Ellis Island was designated as the site for the new immigrant screen station in 1890 in part because Castle Garden could no longer handle the flow of immigrants.[8] On January 1, 1892, Ellis Island opened in the New York Bay.[9] A fire broke out on June 15, 1897, destroying almost everything (including records). The island was closed until December 17, 1900 while it was being rebuilt. Ellis Island housed an immigrant receiving station, dormitories, hospitals, kitchens, a baggage station, an electrical plant, and a bath house.[10] Ellis Island operated as the United States' official immigrant inspection station until 1954. The station was the gateway for over 12 million immigrants who entered into the United States.[11]

Records from Ellis Island can be found at www.libertyellisfoundation.org. Records (numbering around 51 million) range from 1820 to 1957.

Statistics[edit | edit source]

The United States is a nation of immigrants of which a majority came from Europe. Between 1820 and 1974, 46,712,725 immigrants entered the United States; 76.8% of these immigrants were Europeans.

The following chart documents the number of European immigrants, their country of origin, and what percentage they were of all European immigrants:

Country Number of Immigrants Percentage
Germany* 6.95 million 28%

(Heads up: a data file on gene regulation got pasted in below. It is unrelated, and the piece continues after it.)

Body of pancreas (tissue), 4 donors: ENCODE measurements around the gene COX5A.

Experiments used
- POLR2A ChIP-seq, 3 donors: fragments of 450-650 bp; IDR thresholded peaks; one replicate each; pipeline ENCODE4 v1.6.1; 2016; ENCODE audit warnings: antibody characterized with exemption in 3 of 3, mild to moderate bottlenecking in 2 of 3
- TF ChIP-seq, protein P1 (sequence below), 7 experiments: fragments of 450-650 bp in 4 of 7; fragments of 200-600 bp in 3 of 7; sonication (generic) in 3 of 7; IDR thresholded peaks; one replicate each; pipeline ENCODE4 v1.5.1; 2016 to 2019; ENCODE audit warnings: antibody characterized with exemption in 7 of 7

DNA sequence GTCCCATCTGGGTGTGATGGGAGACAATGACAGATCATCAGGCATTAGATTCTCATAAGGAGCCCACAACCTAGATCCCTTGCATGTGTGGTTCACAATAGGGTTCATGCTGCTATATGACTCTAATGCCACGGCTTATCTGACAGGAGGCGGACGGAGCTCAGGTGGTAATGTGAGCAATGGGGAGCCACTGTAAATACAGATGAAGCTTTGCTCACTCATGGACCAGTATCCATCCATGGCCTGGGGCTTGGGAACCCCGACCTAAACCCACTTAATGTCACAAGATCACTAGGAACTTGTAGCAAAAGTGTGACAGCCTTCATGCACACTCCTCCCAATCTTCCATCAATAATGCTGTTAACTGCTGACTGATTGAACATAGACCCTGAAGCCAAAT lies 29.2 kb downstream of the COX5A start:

Italy 5.26 million 21%
Great Britain 4.84 million N/A
Ireland 4.72 million N/A
Austria-Hungary 4.31 million 17%
Russia 3.36 million 13%
Sweden 1.27 million 5%
Norway .85 million 4%
France .74 million 3%
Greece .62 million 2%
Poland .50 million 2%
Portugal .40 million 2%
Denmark .36 million 1%
Netherlands .36 million 1%
Switzerland .35 million 1%
Other European Countries 1.01 million N/A

* Germany led the world between 1820 and 1974 with 6.95 million of its people emigration to the United States; heavy German emigration also occurred to Argentina, Australia, Russia, Brazil, Canada, Uruguay, and Paraguay.

The following chart documents the number of immigrants from non-European countries and their country of origin:

Country Number of Immigrants
China .48 million
Japan .39 million
Turkey .38 million
India .09 million
Rest of Asia .81 million
Canada 4.04 million
Mexico 1.85 million
Central American 1.59 million
South America .58 million
Africa .10 million
Australia .11 million
Rest of World .41 million

[12]

References[edit | edit source]

  1. Arbeiter, Nancy Levin. "The Port of New York Before Ellis Island". AVOTAYNU XXI (Fall 2005): 27-34.
  2. "Ellis Island History," The Statue of Liberty - Ellis Island Foundation, https://www.libertyellisfoundation.org/ellis-island-history
  3. Arbeiter, Nancy Levin. "The Port of New York Before Ellis Island". AVOTAYNU XXI (Fall 2005): 27-34.
  4. Wikipedia contributors, "Castle Clinton," Wikipedia: the Free Encyclopedia, https://en.wikipedia.org/wiki/Castle_Clinton, accessed 8 August 2018.
  5. "Ellis Island History," The Statue of Liberty - Ellis Island Foundation, https://www.libertyellisfoundation.org/ellis-island-history
  6. Krbechek, Blanche. "About Castle Garden: Notes from an 1871 Article." Kashubian Association of North America Newsletter (Summer 2008): 4-5.
  7. Krbechek, Blanche. "About Castle Garden: Notes from an 1871 Article." Kashubian Association of North America Newsletter (Summer 2008): 4-5.
  8. "The History of Ellis Island," GGD 45 (January 2006): 30-31.
  9. Arbeiter, Nancy Levin. "The Port of New York Before Ellis Island". AVOTAYNU XXI (Fall 2005): 27-34.
  10. "The History of Ellis Island," GGD 45 (January 2006): 30-31.
  11. Wikipedia contributors, "Ellis Island," Wikipedia: the Free Encyclopedia, https://en.wikipedia.org/wiki/Ellis_Island, accessed 8 August 2018.
  12. Parade Magazine, 24 January 1976.